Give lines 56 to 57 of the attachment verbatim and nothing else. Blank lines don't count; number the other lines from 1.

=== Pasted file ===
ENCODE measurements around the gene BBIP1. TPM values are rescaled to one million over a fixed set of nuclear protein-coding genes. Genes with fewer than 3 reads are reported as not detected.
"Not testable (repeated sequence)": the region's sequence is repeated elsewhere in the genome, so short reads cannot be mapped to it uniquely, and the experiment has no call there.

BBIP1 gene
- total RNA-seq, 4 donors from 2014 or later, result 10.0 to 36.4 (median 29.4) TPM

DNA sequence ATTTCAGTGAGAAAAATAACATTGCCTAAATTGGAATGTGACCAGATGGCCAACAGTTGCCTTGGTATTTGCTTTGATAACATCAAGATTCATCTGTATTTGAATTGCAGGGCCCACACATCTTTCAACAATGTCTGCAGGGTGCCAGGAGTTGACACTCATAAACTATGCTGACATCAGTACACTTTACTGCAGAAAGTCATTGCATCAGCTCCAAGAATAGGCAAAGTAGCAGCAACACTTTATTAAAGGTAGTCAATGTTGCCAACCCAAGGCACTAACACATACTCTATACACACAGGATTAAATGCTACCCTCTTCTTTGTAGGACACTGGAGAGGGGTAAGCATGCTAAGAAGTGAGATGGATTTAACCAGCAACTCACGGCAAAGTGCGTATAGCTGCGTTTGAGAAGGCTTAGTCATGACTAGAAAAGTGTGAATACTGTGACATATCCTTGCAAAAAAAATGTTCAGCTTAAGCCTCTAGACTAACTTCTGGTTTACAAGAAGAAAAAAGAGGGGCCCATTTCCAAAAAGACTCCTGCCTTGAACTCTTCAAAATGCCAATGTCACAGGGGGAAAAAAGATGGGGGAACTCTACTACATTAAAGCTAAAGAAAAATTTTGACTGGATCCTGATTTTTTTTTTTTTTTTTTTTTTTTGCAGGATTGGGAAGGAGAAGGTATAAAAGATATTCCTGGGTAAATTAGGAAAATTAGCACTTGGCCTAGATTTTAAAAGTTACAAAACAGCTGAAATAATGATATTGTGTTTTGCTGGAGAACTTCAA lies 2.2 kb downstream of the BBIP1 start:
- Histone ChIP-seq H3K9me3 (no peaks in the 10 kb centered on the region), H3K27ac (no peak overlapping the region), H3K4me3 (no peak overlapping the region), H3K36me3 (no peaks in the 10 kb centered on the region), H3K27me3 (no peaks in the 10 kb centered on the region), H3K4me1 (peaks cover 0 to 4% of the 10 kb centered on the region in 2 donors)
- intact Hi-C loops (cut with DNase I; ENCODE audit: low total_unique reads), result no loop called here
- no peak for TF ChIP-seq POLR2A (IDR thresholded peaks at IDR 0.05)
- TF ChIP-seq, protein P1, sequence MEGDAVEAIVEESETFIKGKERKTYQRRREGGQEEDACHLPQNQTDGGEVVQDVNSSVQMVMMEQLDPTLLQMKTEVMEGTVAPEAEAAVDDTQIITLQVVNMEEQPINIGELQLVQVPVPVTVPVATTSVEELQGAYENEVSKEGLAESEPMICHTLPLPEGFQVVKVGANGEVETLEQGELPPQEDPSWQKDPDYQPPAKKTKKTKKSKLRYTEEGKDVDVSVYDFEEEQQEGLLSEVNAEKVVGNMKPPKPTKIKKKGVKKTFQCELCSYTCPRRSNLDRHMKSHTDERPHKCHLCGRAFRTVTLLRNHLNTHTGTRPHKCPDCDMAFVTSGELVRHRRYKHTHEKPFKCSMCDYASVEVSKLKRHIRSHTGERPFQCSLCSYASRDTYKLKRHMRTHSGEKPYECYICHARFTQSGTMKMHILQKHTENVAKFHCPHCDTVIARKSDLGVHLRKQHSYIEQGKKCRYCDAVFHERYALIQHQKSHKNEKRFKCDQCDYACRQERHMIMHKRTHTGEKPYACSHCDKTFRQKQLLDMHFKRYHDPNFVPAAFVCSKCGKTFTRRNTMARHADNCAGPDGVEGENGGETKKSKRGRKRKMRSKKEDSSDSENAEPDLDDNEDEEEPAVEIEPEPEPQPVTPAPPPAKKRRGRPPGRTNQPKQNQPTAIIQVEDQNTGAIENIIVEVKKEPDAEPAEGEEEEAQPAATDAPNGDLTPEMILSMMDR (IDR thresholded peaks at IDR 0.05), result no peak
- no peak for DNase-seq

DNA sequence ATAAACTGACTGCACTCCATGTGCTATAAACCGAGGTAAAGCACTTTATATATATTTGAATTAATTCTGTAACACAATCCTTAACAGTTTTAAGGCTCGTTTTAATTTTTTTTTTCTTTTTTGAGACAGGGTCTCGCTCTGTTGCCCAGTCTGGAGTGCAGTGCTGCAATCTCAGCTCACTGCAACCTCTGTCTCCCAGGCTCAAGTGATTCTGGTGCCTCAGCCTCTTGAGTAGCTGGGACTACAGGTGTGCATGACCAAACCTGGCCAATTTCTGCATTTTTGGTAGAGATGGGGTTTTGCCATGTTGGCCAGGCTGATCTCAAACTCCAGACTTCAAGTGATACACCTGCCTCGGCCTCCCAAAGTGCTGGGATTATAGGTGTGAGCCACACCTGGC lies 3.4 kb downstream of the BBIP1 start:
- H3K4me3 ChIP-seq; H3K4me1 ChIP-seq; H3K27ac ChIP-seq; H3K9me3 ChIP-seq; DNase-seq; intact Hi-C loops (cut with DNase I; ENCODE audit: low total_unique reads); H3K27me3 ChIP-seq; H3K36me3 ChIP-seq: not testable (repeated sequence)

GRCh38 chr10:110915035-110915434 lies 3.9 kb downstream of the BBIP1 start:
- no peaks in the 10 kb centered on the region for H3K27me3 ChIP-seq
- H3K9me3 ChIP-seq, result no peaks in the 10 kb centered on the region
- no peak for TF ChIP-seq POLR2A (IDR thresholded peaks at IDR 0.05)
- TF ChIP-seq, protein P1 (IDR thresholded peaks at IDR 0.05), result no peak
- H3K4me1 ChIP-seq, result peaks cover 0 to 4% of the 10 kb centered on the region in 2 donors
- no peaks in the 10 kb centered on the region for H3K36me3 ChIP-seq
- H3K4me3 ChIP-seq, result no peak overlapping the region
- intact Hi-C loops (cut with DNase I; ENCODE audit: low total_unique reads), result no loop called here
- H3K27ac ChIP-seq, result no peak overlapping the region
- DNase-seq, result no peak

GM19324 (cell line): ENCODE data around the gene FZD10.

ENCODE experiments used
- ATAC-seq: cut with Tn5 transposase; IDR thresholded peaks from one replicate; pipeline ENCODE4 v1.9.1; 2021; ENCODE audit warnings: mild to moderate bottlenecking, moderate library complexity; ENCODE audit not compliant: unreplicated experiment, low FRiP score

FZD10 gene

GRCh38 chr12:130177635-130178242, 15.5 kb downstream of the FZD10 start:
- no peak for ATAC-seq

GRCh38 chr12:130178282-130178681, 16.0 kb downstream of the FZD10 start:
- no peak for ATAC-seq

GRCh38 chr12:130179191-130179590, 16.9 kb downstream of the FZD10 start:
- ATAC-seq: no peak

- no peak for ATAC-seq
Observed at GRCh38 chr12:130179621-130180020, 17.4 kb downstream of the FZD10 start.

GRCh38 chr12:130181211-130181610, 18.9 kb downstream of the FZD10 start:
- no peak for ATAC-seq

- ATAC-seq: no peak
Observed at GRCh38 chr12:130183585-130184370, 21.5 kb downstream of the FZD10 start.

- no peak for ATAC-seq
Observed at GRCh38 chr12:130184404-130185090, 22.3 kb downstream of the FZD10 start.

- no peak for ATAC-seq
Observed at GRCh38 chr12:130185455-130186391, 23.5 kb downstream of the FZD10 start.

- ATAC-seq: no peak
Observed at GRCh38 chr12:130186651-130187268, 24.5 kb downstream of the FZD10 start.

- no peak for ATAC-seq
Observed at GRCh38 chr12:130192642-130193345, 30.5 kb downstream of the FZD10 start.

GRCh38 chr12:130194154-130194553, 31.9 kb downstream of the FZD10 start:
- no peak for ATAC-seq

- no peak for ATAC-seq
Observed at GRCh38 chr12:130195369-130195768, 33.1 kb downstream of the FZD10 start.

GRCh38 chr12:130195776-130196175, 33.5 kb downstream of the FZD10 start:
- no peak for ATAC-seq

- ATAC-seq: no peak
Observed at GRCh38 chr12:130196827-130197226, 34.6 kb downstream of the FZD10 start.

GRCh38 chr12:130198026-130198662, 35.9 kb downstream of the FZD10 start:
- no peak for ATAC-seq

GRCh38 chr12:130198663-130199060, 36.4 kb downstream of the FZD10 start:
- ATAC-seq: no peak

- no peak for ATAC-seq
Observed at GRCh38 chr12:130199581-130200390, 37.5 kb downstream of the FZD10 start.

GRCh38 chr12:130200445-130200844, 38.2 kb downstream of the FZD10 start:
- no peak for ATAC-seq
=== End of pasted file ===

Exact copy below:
GRCh38 chr12:130198026-130198662, 35.9 kb downstream of the FZD10 start:
- no peak for ATAC-seq